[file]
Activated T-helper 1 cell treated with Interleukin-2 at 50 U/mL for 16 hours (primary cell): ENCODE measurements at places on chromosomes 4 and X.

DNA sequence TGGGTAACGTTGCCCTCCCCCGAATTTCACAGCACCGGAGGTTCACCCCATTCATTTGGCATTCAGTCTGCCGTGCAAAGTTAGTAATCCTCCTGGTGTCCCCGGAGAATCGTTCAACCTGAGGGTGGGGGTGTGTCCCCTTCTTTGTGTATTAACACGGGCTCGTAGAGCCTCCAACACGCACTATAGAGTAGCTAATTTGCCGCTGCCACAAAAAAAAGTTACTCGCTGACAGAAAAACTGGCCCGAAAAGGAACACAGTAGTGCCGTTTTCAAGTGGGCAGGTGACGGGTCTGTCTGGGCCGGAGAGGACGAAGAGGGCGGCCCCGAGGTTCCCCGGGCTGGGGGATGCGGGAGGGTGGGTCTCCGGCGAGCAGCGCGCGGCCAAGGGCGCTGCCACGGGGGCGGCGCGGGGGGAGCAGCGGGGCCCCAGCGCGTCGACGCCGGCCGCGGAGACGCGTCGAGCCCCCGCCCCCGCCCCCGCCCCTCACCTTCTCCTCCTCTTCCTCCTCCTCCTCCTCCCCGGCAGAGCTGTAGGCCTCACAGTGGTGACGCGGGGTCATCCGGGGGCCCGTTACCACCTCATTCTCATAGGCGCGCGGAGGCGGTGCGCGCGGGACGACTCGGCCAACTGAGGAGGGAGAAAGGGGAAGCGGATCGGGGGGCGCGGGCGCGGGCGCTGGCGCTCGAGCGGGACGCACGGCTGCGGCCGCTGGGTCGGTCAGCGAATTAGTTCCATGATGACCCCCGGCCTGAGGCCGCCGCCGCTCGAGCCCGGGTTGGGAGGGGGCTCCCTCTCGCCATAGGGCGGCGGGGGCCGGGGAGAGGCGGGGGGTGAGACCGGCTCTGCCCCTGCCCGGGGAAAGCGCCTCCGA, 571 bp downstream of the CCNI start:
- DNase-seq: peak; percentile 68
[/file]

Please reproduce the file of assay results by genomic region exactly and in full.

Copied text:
Activated T-helper 1 cell treated with Interleukin-2 at 50 U/mL for 16 hours (primary cell): ENCODE measurements at places on chromosomes 4 and X.

DNA sequence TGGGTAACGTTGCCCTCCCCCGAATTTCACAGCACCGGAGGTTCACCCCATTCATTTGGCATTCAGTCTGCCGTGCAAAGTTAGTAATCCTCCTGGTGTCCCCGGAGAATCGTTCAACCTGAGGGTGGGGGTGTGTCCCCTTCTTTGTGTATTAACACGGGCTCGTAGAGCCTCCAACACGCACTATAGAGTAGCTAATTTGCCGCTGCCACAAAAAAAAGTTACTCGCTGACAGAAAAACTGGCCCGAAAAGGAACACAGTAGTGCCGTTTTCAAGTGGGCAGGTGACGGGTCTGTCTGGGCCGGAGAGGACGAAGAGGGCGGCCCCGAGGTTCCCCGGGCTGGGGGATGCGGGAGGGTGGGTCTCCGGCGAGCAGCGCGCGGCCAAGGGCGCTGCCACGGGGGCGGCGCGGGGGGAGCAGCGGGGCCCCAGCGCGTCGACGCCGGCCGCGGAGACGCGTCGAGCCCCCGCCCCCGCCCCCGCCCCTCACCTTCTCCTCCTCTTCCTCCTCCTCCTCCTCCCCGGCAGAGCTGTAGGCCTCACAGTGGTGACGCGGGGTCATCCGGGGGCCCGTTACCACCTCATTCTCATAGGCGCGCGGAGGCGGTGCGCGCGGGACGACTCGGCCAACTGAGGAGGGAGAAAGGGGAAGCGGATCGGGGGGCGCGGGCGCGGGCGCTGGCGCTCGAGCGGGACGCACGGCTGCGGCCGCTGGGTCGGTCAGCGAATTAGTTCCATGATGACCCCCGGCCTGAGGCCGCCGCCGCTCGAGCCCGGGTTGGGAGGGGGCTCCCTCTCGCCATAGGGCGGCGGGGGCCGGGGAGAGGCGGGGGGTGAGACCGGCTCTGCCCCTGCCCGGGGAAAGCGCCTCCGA, 571 bp downstream of the CCNI start:
- DNase-seq: peak; percentile 68